Majority Of Social Media Users Admit They’d Be Happier If It Didn’t Exist

A new study reveals that most social media users, especially young people, continue to use platforms like Instagram and TikTok even though doing so makes them unhappy. They feel trapped in using these apps primarily because they fear missing out if they don’t participate.

Online Experiment Surveys 1,000 College Students

Researchers at the University of Chicago, UC Berkeley, Bocconi University, and the University of Cologne conducted an online survey experiment of 1,000 college students across the U.S. focused on Instagram and TikTok use. Participants were randomly assigned to different groups.

Students were first asked how much money they would need to be paid to deactivate their Instagram or TikTok accounts for four weeks while their peers continued using the platforms. This measured individual consumer surplus.

They were then asked how much they would pay to have their entire university network, including themselves, deactivate the platforms for four weeks. This accounted for negative spillovers.

Finally, students reported how much they value the platforms when everyone else is on them versus when no one else is. This quantified the network effect.

Majority Find Social Media Use Unfulfilling

The study found that students would need to be paid $59 on average to deactivate their TikTok accounts and $47 to deactivate Instagram for one month, assuming their peers continued using the platforms.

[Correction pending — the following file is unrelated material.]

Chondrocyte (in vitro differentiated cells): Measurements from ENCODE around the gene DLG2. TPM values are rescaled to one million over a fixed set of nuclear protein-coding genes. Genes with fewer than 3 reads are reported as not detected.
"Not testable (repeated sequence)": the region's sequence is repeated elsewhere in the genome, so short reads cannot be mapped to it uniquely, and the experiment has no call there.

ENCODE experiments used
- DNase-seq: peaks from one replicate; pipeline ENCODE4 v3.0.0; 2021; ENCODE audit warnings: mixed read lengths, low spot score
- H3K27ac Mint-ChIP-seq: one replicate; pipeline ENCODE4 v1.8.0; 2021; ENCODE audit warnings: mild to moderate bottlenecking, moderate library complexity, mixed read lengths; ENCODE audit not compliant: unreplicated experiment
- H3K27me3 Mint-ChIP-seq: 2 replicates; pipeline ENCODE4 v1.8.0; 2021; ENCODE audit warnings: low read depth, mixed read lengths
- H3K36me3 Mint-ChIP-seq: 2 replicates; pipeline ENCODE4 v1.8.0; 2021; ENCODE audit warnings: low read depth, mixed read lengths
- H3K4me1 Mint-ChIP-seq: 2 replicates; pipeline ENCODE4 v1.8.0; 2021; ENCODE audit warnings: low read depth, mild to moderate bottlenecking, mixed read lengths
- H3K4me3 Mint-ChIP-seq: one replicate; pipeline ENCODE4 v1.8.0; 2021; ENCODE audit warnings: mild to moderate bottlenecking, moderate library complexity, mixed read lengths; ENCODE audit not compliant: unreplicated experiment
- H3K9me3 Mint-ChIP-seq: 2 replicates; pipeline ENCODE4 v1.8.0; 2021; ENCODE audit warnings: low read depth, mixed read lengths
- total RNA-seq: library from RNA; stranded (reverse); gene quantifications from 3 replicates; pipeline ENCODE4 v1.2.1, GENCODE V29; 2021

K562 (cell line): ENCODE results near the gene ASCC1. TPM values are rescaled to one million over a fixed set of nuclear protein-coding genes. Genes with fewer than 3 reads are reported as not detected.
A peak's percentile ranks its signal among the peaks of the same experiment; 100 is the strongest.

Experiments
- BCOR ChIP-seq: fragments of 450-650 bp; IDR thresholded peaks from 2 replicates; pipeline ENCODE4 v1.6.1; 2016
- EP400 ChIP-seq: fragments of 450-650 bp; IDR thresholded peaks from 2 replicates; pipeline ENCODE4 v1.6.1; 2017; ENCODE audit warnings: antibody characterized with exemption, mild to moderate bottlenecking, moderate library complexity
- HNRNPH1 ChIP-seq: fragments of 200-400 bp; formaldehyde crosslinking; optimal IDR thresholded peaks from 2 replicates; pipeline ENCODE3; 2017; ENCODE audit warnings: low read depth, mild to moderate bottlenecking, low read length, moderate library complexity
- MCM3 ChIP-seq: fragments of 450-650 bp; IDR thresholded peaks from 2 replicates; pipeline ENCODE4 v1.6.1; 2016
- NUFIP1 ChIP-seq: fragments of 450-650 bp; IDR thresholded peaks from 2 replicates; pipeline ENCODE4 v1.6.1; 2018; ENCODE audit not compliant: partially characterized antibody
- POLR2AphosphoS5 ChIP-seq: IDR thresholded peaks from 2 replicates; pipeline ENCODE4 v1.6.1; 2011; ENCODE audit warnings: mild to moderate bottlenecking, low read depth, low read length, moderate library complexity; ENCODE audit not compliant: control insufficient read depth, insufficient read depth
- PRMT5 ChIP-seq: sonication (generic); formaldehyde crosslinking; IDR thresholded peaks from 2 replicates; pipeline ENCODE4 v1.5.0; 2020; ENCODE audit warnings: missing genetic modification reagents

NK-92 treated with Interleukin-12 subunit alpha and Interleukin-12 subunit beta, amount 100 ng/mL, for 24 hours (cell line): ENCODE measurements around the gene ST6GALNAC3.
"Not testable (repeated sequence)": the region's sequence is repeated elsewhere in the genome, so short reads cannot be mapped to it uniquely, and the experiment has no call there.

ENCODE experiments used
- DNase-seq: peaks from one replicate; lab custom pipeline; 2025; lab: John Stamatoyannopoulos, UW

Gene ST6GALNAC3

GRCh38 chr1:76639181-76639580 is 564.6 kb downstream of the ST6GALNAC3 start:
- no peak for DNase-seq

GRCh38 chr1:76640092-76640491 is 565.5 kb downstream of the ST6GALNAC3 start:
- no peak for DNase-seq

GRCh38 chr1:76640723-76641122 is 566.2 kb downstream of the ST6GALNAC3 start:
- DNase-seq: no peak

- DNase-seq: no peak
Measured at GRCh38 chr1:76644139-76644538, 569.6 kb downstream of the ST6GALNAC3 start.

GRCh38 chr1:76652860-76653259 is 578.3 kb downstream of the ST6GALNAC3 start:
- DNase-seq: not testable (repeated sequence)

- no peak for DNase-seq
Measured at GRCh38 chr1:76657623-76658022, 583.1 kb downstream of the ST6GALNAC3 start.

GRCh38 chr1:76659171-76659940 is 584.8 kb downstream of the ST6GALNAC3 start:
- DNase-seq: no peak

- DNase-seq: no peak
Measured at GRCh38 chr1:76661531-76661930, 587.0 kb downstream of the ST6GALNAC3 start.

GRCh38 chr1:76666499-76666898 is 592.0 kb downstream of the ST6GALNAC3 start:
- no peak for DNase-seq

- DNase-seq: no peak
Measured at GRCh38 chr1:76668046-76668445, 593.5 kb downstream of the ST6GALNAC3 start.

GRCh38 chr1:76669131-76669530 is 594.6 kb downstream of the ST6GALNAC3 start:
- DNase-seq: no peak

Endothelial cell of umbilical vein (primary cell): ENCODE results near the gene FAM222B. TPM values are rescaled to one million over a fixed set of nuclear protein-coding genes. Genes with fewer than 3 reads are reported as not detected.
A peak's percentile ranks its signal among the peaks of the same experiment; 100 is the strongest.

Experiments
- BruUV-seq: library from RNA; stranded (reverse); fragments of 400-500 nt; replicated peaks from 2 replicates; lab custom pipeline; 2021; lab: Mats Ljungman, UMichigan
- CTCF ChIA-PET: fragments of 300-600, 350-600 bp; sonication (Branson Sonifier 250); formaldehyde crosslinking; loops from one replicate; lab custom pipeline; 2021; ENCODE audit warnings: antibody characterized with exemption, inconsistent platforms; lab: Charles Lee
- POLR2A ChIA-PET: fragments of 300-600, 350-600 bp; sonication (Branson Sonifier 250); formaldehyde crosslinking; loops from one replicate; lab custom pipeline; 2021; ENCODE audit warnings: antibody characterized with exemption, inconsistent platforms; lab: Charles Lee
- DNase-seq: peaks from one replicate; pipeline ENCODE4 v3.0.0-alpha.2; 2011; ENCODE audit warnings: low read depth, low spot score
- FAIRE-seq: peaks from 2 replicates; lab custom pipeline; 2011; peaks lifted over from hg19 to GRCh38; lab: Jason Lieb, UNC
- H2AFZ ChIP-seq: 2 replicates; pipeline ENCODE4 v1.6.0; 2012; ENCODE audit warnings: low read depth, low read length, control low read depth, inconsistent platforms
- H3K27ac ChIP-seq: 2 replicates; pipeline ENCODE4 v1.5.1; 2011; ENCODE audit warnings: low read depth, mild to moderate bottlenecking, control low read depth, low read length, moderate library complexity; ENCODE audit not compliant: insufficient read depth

However, if both they and their peers deactivated their accounts, students said they would be willing to pay $28 on average to delete TikTok and $10 to remove Instagram.

The authors write:

“Taken together, these results imply the existence of a ‘social media trap’ for a large share of consumers, whose utility from the platforms is negative but would have been even more negative if they didn’t use social media.”

By accounting for the adverse spillover effects to non-users, the study calculates that 64% of TikTok users and 48% of Instagram users experience a net loss of welfare from the products existing in the first place.

The findings suggest students value social media platforms significantly more when their peers also use them, revealing a strong network effect. TikTok usage was valued 33% higher among peers, while Instagram was valued 24% higher.

These platforms have figured out how to make people feel left out for not participating. Even when users themselves report negative well-being from spending time on the apps.

In Summary

This research reveals that most young social media users feel trapped by platforms that ultimately decrease their happiness. While fear of missing out and network effects strongly compel participation, users would prefer non-use if peers abandoned accounts, too.

As social media continues growing, society must grapple with its complex effects on wellbeing.


Featured Image: nito/Shutterstock

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